The Jews in Babylon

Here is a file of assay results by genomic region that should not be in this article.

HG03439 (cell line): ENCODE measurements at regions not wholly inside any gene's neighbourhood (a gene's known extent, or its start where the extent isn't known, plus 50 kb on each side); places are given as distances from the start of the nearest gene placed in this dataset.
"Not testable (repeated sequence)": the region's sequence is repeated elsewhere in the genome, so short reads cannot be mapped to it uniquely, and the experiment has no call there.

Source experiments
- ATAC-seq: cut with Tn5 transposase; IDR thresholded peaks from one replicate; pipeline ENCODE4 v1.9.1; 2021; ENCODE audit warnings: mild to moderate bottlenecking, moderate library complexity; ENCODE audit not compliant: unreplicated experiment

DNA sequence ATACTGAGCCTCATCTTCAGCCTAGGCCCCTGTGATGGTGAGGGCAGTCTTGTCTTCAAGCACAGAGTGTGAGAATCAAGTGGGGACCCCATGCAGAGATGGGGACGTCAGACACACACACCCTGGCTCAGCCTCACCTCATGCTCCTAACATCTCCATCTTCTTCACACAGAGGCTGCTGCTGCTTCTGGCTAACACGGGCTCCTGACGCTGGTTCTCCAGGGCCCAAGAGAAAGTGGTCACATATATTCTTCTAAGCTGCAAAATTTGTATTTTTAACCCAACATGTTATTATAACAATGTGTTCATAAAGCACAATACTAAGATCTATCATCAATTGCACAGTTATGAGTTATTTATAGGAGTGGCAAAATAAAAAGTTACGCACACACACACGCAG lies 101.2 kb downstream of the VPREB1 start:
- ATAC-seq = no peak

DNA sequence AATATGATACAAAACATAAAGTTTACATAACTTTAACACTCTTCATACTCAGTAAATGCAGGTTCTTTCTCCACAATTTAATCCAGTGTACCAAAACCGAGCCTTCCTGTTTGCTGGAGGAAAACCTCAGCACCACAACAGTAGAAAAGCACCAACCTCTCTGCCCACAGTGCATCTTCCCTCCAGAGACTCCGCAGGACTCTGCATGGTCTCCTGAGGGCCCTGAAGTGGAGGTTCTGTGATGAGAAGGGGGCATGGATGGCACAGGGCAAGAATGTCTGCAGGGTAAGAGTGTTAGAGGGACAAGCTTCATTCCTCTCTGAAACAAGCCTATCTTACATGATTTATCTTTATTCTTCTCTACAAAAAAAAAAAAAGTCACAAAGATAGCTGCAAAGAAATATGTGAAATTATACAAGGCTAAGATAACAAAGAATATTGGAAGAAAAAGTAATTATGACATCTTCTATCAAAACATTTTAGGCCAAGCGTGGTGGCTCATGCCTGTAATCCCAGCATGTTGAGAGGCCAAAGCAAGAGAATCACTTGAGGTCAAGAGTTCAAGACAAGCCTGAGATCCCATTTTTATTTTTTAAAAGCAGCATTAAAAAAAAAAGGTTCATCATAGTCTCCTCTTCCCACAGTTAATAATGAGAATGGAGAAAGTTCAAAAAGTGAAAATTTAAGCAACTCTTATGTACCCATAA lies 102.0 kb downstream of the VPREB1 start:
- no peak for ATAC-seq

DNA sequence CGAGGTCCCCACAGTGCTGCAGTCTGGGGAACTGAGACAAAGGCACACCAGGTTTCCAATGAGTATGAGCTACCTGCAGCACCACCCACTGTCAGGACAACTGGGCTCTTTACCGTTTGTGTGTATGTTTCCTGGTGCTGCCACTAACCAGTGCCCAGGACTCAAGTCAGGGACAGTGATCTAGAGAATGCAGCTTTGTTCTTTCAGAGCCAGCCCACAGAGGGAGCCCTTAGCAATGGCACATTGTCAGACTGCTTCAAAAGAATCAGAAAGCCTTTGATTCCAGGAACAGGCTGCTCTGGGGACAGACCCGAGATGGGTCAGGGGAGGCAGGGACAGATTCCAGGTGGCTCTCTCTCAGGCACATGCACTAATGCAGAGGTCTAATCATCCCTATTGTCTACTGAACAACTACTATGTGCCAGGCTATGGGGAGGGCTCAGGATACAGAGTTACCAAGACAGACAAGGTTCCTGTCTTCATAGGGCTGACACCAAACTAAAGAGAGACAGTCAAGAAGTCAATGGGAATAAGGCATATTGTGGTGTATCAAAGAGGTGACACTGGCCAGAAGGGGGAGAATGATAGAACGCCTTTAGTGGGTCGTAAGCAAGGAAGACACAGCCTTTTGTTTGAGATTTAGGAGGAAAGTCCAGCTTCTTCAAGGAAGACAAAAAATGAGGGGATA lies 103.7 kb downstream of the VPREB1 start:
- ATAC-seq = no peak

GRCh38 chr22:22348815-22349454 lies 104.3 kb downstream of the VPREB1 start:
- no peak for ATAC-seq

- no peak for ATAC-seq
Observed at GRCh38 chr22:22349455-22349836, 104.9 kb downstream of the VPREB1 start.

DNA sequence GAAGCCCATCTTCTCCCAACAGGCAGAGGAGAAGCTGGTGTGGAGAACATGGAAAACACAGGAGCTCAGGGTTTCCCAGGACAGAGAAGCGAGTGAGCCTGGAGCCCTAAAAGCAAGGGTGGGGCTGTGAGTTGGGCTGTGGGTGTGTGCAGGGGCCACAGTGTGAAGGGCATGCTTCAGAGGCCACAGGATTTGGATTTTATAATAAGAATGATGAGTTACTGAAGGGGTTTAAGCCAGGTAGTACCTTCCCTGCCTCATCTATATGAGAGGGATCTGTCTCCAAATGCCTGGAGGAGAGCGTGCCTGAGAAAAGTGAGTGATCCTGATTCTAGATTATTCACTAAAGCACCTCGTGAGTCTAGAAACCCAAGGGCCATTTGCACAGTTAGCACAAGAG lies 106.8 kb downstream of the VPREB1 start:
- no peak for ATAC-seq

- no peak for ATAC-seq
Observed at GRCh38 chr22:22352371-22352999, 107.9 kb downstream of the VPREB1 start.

Available sources make it possible to glean a limited amount of information about the Jews in exile in Babylon. As already noted, references have been found in Babylonian sources to Jehoiachin and his family, and these suggest that provision was made for the exiled king (cf. 2 Kgs. 25: 27–30 ). Jeremiah's ‘Letter to the Exiles’ and its repercussions (Jer. 29 ) suggest that communication was possible between Judah and Babylonia, and that the exiles were in a position to build houses, plant gardens, and get married. The Book of Ezekiel mentions ‘the exiles at Tel‐abib, who lived by the river Chebar’ (Ezek. 3: 15; cf. Ezek. 1:1–3 ), and refers to Ezekiel's own house where he was able to meet the elders of Judah (Ezek. 8: 1 ). So it seems that not all the exiles were harshly treated, and that some had a fair amount of freedom. On the other hand, Psalm 137 suggests that some who lived ‘by the rivers of Babylon’ were subjected to torment by their captors.